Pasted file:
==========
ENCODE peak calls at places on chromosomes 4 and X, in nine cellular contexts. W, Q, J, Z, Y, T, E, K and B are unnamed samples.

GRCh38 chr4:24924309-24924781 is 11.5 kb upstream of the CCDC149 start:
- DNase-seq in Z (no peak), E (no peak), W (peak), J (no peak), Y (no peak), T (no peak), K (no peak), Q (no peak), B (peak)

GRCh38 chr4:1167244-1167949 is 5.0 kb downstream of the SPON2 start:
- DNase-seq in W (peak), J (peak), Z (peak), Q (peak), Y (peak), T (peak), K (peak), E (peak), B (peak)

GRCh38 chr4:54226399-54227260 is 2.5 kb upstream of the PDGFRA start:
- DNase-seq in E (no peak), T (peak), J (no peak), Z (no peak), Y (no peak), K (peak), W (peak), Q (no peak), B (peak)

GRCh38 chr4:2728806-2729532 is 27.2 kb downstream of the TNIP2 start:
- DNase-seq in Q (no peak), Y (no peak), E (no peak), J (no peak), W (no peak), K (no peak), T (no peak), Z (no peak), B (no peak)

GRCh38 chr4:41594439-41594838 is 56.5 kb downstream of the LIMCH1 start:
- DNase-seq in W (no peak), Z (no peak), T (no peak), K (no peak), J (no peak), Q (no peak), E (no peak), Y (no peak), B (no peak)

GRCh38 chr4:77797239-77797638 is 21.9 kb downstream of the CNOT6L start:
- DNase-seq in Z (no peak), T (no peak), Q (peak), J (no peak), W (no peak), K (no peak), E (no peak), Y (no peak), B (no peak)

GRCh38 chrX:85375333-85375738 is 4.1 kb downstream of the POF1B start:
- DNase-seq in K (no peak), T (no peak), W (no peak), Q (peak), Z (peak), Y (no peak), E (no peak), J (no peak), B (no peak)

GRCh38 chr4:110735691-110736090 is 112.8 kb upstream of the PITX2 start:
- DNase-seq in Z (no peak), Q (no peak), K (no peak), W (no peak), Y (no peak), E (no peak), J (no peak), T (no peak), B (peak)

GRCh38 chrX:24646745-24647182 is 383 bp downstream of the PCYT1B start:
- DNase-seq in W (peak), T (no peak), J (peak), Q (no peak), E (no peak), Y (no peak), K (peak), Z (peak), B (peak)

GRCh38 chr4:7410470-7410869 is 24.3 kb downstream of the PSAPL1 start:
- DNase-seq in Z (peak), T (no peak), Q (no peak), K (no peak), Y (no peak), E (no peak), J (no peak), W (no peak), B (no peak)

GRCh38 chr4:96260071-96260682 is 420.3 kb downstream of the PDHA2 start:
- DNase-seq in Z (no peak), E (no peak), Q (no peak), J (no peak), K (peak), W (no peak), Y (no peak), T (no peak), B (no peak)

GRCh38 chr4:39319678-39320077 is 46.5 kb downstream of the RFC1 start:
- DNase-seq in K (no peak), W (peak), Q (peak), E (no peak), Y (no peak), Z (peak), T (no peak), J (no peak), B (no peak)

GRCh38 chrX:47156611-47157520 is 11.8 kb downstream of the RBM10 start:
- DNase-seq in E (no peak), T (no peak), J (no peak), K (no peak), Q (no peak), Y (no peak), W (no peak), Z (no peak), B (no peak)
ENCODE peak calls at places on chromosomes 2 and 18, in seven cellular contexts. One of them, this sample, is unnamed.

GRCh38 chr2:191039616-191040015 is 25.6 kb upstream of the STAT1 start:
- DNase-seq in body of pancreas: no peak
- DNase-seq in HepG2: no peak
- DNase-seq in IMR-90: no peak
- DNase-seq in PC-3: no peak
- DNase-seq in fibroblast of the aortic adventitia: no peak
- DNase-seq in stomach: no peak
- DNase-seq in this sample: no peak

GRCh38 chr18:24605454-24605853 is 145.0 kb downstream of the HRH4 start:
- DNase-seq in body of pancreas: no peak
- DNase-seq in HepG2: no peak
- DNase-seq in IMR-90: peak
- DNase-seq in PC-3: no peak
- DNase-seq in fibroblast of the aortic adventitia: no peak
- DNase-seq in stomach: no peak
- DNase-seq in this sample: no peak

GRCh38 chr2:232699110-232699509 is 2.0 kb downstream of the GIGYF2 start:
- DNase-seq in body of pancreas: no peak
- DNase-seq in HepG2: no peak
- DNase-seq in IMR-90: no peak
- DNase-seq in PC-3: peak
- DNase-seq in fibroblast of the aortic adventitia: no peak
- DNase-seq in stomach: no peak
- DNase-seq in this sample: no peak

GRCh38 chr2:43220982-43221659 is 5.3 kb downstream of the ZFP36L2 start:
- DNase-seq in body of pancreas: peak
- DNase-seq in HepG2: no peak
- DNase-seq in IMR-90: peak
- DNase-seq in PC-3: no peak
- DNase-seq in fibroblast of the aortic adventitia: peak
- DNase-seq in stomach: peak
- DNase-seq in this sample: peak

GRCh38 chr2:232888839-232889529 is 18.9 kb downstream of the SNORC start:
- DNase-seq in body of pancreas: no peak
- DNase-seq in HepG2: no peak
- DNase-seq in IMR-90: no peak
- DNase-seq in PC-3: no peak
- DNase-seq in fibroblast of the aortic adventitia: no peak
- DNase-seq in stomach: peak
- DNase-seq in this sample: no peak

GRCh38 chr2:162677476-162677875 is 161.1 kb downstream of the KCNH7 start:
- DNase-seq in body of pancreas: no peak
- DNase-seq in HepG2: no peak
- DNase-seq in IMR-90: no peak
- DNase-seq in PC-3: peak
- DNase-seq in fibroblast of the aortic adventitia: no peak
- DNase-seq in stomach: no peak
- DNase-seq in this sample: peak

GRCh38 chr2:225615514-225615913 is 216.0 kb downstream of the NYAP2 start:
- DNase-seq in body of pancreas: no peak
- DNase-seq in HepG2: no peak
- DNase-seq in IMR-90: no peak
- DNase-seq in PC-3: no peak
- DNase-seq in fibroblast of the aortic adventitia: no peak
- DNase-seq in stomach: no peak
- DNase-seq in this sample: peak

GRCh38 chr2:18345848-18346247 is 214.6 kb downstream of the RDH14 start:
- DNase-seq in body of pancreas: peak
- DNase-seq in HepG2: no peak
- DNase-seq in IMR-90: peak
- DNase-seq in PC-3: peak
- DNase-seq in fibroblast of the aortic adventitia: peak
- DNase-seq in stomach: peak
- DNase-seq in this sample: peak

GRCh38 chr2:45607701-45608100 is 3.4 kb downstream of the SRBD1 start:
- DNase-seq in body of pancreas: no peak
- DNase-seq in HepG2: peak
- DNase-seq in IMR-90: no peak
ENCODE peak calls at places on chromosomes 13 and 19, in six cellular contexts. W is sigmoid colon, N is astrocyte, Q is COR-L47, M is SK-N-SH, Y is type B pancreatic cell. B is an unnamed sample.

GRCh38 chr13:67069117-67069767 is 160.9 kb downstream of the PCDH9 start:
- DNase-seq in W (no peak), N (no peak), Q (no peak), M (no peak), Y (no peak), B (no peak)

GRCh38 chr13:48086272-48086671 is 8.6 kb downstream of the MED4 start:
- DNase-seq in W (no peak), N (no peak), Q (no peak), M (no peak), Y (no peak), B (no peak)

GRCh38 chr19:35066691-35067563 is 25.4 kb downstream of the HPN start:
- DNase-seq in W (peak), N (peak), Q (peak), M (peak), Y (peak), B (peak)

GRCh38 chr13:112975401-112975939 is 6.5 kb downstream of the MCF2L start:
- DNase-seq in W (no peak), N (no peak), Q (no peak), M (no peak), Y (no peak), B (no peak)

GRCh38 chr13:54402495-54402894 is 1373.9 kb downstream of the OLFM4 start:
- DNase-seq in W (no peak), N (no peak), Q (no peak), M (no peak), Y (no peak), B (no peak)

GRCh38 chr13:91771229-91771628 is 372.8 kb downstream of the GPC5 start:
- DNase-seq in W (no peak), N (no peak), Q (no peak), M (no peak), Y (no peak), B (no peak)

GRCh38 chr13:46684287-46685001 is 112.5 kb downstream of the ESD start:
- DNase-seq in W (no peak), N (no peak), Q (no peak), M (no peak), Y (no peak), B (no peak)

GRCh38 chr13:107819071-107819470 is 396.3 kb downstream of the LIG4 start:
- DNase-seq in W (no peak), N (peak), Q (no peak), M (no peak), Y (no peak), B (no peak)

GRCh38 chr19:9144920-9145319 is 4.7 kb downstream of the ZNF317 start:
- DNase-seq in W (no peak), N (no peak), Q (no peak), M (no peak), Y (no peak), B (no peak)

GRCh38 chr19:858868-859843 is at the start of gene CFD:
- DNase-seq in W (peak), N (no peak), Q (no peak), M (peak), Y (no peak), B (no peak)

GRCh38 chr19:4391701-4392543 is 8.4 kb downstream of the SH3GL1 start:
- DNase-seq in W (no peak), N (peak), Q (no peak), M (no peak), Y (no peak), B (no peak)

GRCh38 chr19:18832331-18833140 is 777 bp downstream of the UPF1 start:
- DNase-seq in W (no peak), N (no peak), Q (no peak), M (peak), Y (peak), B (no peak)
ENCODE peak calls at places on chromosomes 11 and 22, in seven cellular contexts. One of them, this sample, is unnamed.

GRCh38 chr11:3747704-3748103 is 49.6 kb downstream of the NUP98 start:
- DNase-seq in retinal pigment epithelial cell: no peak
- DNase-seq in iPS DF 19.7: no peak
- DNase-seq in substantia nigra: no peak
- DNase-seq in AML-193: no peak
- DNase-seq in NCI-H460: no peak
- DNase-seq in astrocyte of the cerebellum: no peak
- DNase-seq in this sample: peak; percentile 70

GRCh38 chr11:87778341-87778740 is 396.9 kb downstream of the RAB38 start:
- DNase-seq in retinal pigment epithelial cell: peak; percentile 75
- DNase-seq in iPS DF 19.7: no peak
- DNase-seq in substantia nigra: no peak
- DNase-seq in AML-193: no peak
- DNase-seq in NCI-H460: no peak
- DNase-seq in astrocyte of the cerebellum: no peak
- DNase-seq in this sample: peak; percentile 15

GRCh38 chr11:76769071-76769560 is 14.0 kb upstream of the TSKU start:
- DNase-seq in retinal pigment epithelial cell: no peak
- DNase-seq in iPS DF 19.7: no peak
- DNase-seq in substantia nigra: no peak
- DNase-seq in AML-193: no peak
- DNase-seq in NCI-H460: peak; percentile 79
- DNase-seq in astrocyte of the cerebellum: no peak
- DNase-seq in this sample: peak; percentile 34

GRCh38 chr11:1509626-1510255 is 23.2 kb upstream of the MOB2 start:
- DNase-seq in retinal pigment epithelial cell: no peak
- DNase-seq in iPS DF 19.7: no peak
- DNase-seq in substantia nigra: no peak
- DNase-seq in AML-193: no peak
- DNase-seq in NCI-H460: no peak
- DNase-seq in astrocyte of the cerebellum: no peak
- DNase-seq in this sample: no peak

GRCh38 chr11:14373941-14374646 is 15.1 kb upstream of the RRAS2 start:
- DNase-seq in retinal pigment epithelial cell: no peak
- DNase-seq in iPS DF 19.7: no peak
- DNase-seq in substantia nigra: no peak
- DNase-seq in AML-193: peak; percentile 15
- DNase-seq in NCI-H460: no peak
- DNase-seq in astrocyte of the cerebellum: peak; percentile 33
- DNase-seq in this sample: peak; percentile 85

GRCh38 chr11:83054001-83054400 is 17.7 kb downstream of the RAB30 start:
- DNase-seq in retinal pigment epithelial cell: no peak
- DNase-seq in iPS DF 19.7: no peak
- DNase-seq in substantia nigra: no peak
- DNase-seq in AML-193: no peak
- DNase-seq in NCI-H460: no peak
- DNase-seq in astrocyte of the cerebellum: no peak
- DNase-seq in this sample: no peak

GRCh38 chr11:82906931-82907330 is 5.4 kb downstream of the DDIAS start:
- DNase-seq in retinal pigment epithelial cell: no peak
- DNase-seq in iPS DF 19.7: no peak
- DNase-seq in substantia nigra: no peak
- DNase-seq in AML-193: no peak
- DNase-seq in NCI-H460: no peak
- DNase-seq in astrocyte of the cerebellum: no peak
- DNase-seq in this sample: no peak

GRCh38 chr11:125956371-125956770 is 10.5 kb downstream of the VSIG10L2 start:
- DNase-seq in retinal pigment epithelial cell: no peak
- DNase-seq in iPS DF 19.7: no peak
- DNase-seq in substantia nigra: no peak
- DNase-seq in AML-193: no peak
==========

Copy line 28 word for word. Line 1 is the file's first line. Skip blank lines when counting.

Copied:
ENCODE peak calls at places on chromosomes 2 and 18, in seven cellular contexts. One of them, this sample, is unnamed.